Asian Men’s Championship starting on Saturday

Beirut is hosting this event that gets underway on Saturday and will go on for two entire weeks. Twelve games in six days is the modest pace during the preliminary round. Following, the suspension of the Kuwait Olympic Committee and then also the Kuwait Handball Federation, as discussed more in detail in a recent article, the groups are as follows: A: Saudi Arabia, China, Syria; B: Japan, Bahrain, Iraq; C: Rep. of Korea, Qatar, United Arab Emirates; and D: Iran, Lebanon, Jordan.

There has been speculation that Kuwait might be reinstated up to the very last moment. The Kuwaiti government has been in a position to take the legislative measures that would satisfy the IOC, but apparently this has not been feasible. As discussed previously, there was also the question as to whether the IHF had actually been [u]forced[/u] by the IOC to suspend Kuwaiti handball, or whether this was a [u]voluntary[/u] action. Mysteriously, the IOC keeps being very cryptic. They refrain from answering this question, and simply say that the individual sports ‘were informed’ about the reasons for the IOC suspension and that then, as of this moment, eight out of 20 sports federations, among them the IHF, have suspended Kuwait in their respective sports, while 12 have not followed the lead of the IOC. Perhaps we will obtain clarity at some point.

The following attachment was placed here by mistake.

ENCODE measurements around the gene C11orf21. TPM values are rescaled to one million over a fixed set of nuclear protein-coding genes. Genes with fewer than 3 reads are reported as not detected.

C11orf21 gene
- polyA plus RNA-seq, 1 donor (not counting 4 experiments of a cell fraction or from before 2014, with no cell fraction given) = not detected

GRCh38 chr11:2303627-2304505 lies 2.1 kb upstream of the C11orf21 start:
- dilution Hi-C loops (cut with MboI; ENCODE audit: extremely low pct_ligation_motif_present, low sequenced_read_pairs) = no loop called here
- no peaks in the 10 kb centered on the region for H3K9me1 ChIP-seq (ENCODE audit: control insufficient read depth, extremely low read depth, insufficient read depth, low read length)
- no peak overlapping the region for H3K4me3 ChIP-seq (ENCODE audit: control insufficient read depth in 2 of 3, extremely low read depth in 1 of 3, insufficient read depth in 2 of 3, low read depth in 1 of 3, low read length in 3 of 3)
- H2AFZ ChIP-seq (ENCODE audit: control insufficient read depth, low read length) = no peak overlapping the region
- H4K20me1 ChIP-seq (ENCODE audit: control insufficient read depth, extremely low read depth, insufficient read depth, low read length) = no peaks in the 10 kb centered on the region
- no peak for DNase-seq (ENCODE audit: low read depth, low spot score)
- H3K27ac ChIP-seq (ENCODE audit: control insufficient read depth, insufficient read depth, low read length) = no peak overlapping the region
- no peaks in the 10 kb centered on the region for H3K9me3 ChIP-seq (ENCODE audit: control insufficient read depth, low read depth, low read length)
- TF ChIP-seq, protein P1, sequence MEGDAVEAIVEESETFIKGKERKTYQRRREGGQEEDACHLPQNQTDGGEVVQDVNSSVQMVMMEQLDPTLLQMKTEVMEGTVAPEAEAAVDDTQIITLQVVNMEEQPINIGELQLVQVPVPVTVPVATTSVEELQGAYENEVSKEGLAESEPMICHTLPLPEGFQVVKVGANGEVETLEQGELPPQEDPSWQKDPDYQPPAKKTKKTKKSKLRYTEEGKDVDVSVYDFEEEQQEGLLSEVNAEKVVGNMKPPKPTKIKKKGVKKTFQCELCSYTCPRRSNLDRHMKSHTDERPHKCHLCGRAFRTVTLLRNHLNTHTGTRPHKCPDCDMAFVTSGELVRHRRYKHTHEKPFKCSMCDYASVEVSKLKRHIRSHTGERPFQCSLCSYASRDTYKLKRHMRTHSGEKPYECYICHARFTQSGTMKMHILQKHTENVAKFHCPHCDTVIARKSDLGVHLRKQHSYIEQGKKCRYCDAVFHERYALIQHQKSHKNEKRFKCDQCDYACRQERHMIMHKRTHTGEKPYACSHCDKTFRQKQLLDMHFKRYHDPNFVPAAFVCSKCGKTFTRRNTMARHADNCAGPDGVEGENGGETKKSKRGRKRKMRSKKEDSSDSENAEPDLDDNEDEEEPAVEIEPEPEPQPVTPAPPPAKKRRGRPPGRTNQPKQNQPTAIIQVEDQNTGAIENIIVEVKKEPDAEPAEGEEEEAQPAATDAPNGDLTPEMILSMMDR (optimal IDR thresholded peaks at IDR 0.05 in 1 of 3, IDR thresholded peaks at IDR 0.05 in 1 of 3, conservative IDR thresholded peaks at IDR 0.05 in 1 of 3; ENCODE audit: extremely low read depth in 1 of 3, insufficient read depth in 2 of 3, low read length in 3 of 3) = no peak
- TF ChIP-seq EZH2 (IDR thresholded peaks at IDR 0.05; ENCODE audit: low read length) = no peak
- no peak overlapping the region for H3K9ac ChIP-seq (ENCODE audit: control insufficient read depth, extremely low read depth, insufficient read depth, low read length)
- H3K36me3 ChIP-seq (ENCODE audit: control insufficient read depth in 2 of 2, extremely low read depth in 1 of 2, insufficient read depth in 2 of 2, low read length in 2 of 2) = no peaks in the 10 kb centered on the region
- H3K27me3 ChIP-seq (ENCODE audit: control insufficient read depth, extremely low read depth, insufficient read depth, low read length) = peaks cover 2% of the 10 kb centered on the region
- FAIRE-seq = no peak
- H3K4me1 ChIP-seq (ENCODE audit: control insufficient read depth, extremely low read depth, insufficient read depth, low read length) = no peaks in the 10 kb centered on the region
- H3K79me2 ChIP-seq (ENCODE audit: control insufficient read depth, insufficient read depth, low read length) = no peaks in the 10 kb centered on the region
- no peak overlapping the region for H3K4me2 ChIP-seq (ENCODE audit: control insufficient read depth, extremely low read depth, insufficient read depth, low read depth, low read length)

In the absence of Kuwait, the groups now look fairly balanced, and the competition for the three qualifying spots for the 2011 World Championships may be more open than it seemed before. Most of our sources in Asia are ready to believe that Korea and Iran will be strongest teams on their half of the draw, with good chances to qualify, but Qatar should never be underestimated. They have made good progress in recent years. The other half may be more difficult to predict. China is likely to have benefited from its Olympic experience. Japan and Bahrain can always be expected do well, but both of them tend to be a bit unpredictable. Perhaps Saudi Arabia should be seen as the ‘dark horse’.

As noted in an earlier article, the main thing this time is really the expectation of fair and honest competition. On many previous occasions, this was not the case. There are too many sad examples to mention here, but one of the more conspicuous ones is explained in the following THN article from the 2008 championship, incl. a YouTube video clip: Asia needs to shape up its handball image, in the same way as the quality of the teams has kept improving. THN intends to follow the event closely and hopes to be able to provide occasional reports.